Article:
Nanoscale surface coatings or nanoencapsulation based on silica has also been a subject of great interest. Nanoscale silica has been successfully produced by methods like chemical vapor deposition (CVD), catalyst-controlled room temperature chemical vapor deposition, microemulsion, atomic layer deposition, sol-gel synthesis (Stober's method), and liquid phase deposition. Silica coatings for bioapplications are most commonly produced by solution-based methods of sol-gel and microemulsion. However, these methods require prolonged soaking in chemical solutions, which is unsuitable to imprinted polymer structures (such as the ones replicated from SP-AFL machined templates) as they can swell or disintegrate. Furthermore, imprinted polymer structures cannot be exposed to high temperatures as well because they can oxidize or may even burn. Thus, the only way to coat polymer structures with silica is by low temperature CVD process. Indeed, coating these polymer structures with any material should be done at low temperature to maintain their structural integrity. Besides low temperature CVD, imprinted polymer structures can also be functionalized by sputtering and thermal evaporation methods. Coating processes such as sputtering emit fast-moving ions and thermal evaporation emit radiation that can distort the shape of thin polymer structures, thus cooling the polymer below its glass transition becomes imperative to sustain the impact of ions and heat.

Single-pulse amplified femtosecond laser machining has emerged as a direct-write nanolithography technique for patterning transparent materials with user-defined arrangement of nanoholes. It is based on the principle of nonlinear absorption of photons leading to optical breakdown in the bulk of the transparent material. Nanoholes are produced by tightly focusing amplified femtosecond laser single pulses through a high numerical aperture microscope objective lens at the surface of the transparent substrate such as fused silica. Cellulose acetate replication and DualBeam™ SEM/FIB cross sectioning of the nanoholes made on fused silica reveal that the holes are >10 μm deep with aspect ratio >25:1 (White et al.).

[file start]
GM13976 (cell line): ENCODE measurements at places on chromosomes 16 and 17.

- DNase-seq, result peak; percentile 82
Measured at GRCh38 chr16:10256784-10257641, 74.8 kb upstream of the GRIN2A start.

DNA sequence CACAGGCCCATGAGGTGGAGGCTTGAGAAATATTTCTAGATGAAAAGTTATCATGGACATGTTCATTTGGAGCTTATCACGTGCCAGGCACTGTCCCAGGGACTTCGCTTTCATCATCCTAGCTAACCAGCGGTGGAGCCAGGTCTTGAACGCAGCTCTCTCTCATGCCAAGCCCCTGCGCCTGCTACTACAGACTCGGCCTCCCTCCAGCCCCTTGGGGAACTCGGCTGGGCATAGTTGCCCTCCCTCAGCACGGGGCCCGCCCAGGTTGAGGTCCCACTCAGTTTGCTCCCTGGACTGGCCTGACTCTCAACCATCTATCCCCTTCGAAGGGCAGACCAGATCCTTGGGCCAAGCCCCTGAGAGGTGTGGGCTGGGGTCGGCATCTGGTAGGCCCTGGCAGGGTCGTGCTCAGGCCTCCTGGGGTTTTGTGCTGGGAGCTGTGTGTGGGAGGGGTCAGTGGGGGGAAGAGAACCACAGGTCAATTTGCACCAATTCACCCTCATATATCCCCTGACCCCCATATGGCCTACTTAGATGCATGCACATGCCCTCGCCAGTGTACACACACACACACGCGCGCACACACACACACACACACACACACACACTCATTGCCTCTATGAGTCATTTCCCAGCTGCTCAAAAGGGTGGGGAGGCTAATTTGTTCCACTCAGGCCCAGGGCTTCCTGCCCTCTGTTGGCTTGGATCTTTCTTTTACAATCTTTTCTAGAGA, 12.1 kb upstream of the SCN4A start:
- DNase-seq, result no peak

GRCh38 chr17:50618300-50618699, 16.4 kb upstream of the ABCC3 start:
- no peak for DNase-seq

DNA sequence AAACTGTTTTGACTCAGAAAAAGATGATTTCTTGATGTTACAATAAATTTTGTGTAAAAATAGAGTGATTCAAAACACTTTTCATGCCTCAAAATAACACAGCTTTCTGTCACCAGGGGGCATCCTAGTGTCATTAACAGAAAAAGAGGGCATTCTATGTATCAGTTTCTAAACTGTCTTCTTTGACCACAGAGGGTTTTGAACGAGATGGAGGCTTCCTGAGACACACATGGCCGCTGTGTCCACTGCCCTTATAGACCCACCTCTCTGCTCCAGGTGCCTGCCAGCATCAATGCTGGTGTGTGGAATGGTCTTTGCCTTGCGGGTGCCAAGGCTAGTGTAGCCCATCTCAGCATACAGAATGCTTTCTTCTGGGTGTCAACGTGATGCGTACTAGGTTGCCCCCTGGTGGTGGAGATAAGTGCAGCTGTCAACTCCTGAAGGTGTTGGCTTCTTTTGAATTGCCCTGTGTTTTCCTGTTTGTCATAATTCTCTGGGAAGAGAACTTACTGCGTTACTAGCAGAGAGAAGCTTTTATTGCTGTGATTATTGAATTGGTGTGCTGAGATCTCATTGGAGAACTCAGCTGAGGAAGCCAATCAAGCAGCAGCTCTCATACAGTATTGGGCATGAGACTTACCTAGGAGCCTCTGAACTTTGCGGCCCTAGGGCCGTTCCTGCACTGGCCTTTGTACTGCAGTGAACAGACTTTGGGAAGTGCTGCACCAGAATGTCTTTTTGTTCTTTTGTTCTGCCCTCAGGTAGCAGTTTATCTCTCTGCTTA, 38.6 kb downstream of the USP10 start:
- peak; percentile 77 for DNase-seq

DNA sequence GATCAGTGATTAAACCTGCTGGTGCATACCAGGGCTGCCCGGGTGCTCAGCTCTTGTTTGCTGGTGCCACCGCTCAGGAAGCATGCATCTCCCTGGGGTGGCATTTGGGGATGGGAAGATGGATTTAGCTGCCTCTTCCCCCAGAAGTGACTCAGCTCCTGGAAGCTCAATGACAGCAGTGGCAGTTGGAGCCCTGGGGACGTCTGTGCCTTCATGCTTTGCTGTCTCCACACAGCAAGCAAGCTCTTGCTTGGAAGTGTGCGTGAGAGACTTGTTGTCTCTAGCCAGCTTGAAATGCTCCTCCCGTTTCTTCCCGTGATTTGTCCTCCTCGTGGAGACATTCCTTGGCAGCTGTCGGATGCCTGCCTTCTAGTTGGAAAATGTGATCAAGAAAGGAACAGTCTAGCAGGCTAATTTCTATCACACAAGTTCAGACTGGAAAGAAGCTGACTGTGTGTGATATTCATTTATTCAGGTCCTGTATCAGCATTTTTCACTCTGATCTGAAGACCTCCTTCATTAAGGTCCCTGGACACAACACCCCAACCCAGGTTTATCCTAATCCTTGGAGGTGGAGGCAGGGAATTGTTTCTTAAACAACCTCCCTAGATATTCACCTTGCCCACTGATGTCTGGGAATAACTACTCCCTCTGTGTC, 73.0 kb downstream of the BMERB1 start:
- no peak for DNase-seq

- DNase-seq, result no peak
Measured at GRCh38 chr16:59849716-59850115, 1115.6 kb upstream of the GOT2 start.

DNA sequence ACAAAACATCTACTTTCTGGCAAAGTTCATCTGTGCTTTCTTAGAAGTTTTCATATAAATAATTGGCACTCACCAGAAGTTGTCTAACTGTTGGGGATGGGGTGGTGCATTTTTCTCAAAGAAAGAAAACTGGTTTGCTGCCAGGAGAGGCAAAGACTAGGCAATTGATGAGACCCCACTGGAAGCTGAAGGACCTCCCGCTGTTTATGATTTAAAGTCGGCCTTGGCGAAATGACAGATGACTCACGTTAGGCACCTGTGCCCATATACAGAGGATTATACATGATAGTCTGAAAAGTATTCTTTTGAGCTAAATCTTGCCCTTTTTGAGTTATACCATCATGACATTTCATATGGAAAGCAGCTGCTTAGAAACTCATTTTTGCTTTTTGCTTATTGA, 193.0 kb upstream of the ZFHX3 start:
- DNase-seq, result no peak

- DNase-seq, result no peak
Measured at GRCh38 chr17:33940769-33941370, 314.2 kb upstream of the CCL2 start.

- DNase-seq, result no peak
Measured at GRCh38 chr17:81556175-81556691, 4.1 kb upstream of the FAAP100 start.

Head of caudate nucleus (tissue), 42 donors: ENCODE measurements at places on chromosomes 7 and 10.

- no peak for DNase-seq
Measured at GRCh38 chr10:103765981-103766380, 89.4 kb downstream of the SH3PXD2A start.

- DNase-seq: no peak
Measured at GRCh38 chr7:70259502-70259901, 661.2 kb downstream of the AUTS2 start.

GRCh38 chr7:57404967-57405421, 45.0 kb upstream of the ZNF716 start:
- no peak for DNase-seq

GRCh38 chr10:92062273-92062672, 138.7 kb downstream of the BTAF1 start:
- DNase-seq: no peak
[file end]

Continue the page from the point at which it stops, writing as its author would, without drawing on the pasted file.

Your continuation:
CA film replication of the nanoholes produced by this technique by White et al. illustrates a facile method of creating high aspect ratio polymer structures that are suitable for many applications. Besides polymer films, polymer solutions can also be used for replication, which will offer complete freedom on the final chemistry of the polymer structures and will also allow replication from thermosets. Replicated polymer structures can be subsequently functionalized by coating with various materials such as oxide dielectrics and metals. Silica coated polymer structures can be used in biological applications.

The reason behind the formation of high aspect ratio nanoholes by tightly focused single femtosecond laser pulses is still not clear and open to discussion. A clear understanding of nanohole formation is important to the fabrication of templates as it is to the current debate, as it could lead to improved hole parameters, such as diameter, depth, and conical profile. Of all the proposed mechanisms, the role of spherical aberration on nanohole formation can be investigated by optical modeling and ablation experiments using an aspheric lens. An aspheric lens is an optical element with non-spherical surface geometry designed to eliminate spherical aberration in the focal region of a perfectly collimated laser beam fully filling the entrance pupil of the lens. Herein, an aspheric lens is used for laser ablation experiments in collimated (no spherical aberration) and non-collimated (with spherical aberration) conditions to study the role of spherical aberration on nanohole formation.